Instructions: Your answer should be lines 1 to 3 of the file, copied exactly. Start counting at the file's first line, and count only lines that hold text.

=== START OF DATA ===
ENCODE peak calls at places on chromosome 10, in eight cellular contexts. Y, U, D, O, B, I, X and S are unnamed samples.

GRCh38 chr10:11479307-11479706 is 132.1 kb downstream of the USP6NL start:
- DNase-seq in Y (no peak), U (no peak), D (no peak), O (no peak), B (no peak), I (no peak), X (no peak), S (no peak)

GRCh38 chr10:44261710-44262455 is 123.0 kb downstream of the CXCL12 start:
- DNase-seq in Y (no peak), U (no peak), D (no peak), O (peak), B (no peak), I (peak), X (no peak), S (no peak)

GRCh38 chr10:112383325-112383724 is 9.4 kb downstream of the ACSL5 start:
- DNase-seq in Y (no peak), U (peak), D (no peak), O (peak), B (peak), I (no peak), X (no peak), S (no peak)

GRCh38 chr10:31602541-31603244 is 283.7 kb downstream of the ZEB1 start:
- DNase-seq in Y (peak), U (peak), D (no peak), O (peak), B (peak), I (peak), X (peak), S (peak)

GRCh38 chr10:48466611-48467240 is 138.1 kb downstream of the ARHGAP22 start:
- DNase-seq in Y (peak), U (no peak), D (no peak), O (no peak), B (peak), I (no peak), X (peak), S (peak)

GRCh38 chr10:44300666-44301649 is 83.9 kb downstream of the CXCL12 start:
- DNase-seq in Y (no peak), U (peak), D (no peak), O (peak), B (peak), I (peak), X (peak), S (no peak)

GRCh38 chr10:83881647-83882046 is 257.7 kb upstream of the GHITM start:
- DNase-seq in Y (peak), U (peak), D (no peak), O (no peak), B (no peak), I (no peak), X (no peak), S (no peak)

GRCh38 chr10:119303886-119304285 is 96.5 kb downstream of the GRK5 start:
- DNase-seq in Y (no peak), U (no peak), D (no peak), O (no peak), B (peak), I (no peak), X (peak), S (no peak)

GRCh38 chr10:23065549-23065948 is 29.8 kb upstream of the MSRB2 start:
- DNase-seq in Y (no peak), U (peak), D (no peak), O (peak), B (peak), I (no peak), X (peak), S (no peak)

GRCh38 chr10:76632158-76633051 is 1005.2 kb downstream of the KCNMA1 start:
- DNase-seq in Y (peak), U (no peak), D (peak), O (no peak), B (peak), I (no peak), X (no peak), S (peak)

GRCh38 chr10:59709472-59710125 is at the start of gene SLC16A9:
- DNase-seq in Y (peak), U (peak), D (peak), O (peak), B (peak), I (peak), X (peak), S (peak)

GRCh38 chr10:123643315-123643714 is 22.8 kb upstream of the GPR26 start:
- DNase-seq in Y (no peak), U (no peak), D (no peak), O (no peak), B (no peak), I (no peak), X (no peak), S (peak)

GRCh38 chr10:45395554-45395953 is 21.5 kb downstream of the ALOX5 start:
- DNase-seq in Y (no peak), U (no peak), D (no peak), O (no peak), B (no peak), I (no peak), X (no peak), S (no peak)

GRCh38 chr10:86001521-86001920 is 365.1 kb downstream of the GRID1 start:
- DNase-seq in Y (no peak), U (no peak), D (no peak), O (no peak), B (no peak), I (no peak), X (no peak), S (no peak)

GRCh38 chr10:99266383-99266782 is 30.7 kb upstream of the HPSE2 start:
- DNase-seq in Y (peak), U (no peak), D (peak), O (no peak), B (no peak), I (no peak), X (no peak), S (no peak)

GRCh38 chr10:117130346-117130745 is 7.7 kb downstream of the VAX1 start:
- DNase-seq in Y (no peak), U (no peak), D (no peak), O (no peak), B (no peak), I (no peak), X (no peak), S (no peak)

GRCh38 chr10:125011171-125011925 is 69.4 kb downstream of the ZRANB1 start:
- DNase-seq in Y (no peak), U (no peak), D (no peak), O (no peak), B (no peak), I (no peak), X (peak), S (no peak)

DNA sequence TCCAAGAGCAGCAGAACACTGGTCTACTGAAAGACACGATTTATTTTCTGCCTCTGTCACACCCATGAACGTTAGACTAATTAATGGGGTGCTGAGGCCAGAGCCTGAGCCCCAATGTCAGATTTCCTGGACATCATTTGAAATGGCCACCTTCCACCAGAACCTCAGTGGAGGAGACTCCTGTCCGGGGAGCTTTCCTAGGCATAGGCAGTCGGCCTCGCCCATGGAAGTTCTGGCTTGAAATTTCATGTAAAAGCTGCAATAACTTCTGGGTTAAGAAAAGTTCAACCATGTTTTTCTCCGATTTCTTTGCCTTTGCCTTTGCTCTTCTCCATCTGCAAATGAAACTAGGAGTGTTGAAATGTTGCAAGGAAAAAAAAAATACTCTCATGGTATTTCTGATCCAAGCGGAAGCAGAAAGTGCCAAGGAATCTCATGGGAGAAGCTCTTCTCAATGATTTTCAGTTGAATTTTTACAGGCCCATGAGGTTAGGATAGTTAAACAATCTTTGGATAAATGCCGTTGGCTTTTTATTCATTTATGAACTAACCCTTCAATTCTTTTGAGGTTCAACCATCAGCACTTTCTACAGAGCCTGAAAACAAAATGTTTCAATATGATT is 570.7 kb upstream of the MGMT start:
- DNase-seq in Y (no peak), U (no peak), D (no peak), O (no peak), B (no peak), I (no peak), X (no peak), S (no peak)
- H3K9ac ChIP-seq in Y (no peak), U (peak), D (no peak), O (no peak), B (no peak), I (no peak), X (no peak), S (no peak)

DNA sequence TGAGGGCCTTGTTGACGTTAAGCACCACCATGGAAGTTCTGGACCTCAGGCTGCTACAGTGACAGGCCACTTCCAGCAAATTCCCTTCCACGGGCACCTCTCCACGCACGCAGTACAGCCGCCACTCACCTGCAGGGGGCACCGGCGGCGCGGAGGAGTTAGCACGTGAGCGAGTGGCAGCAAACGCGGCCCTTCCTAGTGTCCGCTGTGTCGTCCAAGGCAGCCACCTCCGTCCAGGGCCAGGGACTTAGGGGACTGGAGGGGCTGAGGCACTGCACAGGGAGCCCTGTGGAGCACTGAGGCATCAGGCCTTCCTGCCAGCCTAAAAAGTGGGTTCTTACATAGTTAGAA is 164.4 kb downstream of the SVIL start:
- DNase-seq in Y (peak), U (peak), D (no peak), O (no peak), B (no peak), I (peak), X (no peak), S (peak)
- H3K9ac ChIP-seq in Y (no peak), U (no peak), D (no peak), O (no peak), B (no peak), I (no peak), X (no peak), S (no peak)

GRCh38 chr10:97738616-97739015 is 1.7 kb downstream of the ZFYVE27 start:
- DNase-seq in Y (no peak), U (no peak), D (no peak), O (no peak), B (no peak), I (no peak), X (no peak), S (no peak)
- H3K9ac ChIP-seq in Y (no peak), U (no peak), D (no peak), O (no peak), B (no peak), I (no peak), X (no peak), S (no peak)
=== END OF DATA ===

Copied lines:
ENCODE peak calls at places on chromosome 10, in eight cellular contexts. Y, U, D, O, B, I, X and S are unnamed samples.

GRCh38 chr10:11479307-11479706 is 132.1 kb downstream of the USP6NL start:
- DNase-seq in Y (no peak), U (no peak), D (no peak), O (no peak), B (no peak), I (no peak), X (no peak), S (no peak)